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Judgment at Nuremberg

The Nuremberg trials were military tribunals with judges from the Soviet Union, France, Britain, and the United States. It was the first trial of its kind, begun on November 20, 1945. It was a precedent in modern history and has been described as a new page in international law.

The trials began with indictments against twenty-four Germans considered important wartime political and military leaders. A second set of trials, the Doctors' Trials, began in December 1946, and the trials of judges began in March 1947. The film Judgment at Nuremberg, by Stanley Kramer, is based on the Judges' Trial. It was selected for preservation in the United States National Film Registry by the Library of Congress as "culturally, historically, or aesthetically significant". In the film, the character of Ernst Janning was based on Franz Schlegelberger, the highest-ranking defendant in the Judges’ Trial. Here on youtube is Janning's defense attorney, played by Maximillian Shell, using history in an attempt to puncture the righteousness of his client's accusers.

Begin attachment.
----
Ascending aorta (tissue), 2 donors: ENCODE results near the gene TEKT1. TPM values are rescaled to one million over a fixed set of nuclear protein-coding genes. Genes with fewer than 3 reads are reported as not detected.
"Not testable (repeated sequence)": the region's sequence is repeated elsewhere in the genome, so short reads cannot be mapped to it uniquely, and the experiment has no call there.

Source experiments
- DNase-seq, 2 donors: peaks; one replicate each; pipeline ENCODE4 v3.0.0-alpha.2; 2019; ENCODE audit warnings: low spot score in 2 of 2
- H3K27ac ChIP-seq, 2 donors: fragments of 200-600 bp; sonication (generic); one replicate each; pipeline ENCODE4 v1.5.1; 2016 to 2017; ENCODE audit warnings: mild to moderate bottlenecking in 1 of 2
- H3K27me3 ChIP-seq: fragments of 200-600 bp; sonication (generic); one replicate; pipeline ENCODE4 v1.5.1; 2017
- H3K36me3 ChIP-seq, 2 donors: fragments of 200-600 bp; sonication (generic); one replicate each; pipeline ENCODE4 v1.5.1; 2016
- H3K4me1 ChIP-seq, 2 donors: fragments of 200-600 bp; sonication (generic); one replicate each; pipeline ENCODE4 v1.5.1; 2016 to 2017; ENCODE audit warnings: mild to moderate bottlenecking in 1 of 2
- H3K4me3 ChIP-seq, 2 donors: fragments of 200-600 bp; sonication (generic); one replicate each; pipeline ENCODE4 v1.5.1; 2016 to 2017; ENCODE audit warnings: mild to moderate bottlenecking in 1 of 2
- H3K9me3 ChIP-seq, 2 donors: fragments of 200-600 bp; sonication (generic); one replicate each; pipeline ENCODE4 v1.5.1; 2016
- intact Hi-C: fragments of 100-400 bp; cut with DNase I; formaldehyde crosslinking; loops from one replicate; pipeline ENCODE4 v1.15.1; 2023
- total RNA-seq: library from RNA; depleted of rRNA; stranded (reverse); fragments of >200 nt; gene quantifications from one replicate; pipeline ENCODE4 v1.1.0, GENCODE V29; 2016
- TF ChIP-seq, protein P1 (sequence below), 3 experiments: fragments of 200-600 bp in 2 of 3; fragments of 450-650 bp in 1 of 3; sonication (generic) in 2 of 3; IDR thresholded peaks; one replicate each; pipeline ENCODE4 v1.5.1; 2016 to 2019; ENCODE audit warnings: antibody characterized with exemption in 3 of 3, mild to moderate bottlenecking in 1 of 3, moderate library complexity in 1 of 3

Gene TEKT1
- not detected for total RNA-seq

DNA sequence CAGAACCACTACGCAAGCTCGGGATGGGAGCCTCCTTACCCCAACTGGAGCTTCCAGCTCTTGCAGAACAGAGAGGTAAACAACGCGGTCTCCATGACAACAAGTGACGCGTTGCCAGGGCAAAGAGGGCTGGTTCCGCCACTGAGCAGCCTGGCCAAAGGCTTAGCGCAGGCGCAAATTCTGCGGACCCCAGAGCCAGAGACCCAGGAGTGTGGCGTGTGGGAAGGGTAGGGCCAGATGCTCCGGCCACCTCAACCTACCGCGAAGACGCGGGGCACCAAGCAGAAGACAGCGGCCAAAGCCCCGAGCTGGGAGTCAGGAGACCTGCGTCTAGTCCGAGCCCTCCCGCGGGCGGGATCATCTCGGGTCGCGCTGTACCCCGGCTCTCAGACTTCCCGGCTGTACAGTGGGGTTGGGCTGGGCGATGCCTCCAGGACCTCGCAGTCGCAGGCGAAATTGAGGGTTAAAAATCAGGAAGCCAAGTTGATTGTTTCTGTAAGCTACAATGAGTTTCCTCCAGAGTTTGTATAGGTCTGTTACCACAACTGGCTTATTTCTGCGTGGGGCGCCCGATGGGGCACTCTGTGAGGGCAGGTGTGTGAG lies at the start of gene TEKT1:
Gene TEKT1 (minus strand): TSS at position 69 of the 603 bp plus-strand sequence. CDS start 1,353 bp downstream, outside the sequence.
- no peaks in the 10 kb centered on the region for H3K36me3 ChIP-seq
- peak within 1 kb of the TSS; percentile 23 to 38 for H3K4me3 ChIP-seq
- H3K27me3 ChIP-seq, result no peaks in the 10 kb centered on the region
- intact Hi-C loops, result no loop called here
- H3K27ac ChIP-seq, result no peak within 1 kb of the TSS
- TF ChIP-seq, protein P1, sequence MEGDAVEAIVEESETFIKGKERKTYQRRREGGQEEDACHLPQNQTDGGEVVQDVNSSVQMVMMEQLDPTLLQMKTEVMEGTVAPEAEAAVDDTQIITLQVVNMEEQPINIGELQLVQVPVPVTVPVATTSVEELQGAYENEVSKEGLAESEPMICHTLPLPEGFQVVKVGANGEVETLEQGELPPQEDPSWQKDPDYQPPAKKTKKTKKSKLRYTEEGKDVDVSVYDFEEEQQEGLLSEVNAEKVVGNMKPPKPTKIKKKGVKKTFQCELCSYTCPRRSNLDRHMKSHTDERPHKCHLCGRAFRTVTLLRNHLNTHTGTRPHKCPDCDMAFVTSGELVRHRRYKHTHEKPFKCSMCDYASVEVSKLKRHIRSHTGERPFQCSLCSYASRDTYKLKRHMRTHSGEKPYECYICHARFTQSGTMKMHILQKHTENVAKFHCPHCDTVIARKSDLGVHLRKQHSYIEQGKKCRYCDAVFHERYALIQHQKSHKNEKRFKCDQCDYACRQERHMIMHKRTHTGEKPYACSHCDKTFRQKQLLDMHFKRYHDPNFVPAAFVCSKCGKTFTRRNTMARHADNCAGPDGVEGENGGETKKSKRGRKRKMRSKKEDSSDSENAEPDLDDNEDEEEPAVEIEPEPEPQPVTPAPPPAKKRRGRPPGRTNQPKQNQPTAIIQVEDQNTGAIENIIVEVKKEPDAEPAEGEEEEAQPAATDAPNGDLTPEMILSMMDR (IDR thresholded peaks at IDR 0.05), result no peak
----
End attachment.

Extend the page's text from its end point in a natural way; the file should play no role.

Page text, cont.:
In real life, Schlegelberger went along with the National Socialist order, preserving his position as a Justice Minister. He had not joined the National Socialist Party until ordered to do so five years into the Hitler regime, and he retired in 1942, claiming at the Judges' Trial that retiring sooner would have put a more brutal jurist in his place. The tribunal concluded that Schlegelberger "loathed the evil that he did," that he had preferred a life of scholarship and had retired in 1942 because "the cruelties of the system were too much for him." The tribunal also concluded that was guilty of having put his signature to documents that disregarded even the pretense of judicial process.